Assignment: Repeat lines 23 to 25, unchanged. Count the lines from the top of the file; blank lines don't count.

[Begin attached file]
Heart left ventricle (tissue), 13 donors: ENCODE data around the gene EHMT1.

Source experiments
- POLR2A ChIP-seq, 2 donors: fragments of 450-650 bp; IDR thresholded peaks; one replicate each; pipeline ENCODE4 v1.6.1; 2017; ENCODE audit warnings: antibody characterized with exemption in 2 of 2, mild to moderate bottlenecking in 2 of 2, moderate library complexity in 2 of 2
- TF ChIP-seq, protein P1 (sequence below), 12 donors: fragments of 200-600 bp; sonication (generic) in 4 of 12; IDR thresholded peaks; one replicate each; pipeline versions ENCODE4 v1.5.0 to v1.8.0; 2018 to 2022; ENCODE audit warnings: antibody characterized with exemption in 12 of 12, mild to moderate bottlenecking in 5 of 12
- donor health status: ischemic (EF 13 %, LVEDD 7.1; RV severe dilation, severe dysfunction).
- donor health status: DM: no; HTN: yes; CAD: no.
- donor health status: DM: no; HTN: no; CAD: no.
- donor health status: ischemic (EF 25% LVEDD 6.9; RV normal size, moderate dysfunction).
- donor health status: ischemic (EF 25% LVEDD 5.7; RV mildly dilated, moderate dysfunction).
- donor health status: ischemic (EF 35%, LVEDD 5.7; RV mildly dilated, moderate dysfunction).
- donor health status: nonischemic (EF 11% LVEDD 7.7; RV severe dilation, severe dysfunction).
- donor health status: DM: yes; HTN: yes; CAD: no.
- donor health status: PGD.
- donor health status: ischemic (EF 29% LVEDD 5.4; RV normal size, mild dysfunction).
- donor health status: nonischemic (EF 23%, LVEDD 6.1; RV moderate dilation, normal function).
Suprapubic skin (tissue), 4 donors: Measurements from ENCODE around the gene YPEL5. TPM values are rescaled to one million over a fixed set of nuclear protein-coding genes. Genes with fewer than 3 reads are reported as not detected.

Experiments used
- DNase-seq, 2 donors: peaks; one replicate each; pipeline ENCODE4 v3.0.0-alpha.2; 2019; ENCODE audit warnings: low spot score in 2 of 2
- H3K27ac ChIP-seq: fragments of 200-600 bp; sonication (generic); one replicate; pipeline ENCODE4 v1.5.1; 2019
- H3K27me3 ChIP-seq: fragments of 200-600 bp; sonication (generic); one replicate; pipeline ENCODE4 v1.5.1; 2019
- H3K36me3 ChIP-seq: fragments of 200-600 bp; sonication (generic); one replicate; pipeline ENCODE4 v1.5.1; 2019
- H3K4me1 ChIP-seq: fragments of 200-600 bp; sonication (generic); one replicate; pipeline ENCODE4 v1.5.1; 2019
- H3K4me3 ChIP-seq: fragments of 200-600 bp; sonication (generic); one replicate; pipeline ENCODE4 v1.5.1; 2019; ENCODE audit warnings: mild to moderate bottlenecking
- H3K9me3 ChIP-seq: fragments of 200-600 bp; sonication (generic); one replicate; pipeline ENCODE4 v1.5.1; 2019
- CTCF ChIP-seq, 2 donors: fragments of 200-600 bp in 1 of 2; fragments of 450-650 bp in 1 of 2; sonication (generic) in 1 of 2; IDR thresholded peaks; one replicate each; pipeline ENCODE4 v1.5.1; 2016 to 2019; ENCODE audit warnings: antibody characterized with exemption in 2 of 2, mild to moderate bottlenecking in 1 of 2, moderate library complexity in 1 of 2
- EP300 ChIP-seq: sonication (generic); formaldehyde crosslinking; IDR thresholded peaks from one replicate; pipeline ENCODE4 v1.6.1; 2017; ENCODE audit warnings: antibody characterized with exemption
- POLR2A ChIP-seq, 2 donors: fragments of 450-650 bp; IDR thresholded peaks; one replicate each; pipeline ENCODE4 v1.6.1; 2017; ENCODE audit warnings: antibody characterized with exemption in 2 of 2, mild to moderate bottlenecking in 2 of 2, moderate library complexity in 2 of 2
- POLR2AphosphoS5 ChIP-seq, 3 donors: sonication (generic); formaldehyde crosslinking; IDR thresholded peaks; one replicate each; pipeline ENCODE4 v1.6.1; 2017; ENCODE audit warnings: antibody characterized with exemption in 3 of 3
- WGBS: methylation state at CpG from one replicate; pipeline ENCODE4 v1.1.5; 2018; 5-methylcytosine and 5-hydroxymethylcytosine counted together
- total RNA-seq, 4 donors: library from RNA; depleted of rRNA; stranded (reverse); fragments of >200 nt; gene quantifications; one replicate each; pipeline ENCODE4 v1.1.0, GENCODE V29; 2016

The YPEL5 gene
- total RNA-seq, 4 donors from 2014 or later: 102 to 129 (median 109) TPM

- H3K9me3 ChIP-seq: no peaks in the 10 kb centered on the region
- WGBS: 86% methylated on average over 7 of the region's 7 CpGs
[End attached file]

- H3K4me3 ChIP-seq: fragments of 200-600 bp; sonication (generic); one replicate; pipeline ENCODE4 v1.5.1; 2019; ENCODE audit warnings: mild to moderate bottlenecking
- H3K9me3 ChIP-seq: fragments of 200-600 bp; sonication (generic); one replicate; pipeline ENCODE4 v1.5.1; 2019
- CTCF ChIP-seq, 2 donors: fragments of 200-600 bp in 1 of 2; fragments of 450-650 bp in 1 of 2; sonication (generic) in 1 of 2; IDR thresholded peaks; one replicate each; pipeline ENCODE4 v1.5.1; 2016 to 2019; ENCODE audit warnings: antibody characterized with exemption in 2 of 2, mild to moderate bottlenecking in 1 of 2, moderate library complexity in 1 of 2